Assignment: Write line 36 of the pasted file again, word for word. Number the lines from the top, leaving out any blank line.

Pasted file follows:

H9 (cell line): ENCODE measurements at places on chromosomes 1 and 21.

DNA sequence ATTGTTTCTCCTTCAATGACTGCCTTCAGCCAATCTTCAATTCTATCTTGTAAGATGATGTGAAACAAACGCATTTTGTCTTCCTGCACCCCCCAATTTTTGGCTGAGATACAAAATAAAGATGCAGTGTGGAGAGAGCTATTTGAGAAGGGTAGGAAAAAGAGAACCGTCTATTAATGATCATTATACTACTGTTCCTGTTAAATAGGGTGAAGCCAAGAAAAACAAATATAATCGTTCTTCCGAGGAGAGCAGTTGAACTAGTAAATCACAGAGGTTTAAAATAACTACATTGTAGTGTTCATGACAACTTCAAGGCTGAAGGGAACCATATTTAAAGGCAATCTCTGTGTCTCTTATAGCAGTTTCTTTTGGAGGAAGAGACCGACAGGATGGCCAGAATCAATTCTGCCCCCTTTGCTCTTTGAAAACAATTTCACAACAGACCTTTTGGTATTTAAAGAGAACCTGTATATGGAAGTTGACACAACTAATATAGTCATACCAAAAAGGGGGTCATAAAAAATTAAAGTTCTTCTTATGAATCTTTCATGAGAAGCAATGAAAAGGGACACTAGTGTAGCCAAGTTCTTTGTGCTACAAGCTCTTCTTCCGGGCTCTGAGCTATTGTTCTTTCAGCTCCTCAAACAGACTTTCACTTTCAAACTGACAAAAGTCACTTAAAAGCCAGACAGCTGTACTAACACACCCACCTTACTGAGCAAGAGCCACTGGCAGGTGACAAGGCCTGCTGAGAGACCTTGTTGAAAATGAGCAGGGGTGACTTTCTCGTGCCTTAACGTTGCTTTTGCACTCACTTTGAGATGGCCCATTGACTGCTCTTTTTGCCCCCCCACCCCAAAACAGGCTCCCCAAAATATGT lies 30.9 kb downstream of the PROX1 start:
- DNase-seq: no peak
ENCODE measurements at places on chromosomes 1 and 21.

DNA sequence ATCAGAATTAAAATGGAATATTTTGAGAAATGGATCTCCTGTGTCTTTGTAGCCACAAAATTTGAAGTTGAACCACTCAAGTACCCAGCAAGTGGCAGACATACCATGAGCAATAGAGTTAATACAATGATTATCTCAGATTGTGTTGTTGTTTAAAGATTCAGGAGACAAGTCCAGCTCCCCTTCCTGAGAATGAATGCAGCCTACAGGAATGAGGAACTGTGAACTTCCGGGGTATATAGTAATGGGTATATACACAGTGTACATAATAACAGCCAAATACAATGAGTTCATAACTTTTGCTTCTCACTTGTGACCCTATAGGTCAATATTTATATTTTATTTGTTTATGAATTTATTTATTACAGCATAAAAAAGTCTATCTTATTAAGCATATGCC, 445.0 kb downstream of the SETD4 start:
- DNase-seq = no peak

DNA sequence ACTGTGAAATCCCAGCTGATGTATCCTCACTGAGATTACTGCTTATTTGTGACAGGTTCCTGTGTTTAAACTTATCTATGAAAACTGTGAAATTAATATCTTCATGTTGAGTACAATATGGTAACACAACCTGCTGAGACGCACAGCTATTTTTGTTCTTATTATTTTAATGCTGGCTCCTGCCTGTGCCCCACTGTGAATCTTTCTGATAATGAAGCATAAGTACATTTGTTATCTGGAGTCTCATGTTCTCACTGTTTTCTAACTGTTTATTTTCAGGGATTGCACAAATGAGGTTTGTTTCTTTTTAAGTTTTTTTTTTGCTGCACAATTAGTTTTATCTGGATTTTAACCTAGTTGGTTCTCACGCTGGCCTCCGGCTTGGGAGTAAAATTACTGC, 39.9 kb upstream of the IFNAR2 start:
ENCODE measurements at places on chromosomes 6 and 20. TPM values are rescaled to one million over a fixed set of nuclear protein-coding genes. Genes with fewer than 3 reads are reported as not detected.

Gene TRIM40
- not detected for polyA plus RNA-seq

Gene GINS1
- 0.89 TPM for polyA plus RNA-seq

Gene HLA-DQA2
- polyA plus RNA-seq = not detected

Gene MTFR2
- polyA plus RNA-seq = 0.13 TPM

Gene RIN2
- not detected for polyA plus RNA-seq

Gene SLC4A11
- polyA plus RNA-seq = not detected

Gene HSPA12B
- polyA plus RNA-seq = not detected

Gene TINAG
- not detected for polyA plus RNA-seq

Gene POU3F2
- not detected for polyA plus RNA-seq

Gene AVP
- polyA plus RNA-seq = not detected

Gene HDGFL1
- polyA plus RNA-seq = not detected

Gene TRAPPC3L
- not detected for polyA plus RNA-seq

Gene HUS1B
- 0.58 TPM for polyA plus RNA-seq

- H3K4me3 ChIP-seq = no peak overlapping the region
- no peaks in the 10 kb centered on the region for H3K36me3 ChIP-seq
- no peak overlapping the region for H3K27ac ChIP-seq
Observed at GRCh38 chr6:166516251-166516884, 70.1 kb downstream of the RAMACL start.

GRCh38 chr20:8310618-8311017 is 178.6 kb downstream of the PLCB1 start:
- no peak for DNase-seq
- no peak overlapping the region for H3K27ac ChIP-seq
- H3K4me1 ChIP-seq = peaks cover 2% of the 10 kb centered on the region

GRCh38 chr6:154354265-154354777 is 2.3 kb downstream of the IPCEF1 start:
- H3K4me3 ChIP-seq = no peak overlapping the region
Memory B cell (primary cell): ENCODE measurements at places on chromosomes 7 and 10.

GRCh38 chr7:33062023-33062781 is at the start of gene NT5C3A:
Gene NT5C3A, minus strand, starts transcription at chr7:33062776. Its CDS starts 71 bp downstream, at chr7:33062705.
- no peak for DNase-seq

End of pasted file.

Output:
- no peaks in the 10 kb centered on the region for H3K36me3 ChIP-seq